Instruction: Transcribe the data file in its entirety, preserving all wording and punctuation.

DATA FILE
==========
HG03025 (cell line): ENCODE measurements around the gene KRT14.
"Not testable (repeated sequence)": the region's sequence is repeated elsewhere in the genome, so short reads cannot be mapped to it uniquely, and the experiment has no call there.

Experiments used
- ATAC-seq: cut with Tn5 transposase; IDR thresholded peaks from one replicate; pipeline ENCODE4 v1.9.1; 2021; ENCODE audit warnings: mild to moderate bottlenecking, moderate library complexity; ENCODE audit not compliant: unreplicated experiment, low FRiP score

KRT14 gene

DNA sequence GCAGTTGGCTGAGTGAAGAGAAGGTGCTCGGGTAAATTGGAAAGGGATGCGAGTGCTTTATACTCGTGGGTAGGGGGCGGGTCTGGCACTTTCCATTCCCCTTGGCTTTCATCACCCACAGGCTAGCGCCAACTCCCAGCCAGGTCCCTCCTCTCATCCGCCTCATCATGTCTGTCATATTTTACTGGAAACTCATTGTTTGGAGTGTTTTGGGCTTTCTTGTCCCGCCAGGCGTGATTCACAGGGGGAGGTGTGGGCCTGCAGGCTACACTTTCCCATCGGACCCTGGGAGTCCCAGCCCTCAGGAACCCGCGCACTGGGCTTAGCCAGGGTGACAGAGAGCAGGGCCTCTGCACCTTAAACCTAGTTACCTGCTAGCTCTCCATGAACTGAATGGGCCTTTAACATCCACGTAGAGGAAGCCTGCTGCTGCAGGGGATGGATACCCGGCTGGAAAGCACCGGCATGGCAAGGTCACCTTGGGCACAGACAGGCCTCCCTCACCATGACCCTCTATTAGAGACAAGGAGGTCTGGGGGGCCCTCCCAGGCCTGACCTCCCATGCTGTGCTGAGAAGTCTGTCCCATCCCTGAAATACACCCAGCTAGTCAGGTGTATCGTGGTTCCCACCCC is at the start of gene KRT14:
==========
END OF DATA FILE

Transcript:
HG03025 (cell line): ENCODE measurements around the gene KRT14.
"Not testable (repeated sequence)": the region's sequence is repeated elsewhere in the genome, so short reads cannot be mapped to it uniquely, and the experiment has no call there.

Experiments used
- ATAC-seq: cut with Tn5 transposase; IDR thresholded peaks from one replicate; pipeline ENCODE4 v1.9.1; 2021; ENCODE audit warnings: mild to moderate bottlenecking, moderate library complexity; ENCODE audit not compliant: unreplicated experiment, low FRiP score

KRT14 gene

DNA sequence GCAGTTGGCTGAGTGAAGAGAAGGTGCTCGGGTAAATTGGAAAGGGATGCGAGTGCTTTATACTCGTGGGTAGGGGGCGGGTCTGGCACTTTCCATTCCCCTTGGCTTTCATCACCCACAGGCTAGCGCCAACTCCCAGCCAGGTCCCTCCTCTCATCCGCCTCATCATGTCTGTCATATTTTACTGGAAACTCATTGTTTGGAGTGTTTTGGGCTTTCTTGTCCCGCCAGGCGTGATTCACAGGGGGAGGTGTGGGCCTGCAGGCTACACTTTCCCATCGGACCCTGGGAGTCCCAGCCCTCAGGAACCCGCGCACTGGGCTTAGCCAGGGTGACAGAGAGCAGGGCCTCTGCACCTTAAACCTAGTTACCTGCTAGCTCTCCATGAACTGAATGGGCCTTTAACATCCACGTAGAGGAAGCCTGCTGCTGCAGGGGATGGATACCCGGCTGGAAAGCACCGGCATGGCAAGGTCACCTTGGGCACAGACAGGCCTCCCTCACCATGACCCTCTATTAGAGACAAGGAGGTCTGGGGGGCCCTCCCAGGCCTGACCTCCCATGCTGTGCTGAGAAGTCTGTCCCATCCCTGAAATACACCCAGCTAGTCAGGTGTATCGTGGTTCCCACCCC is at the start of gene KRT14: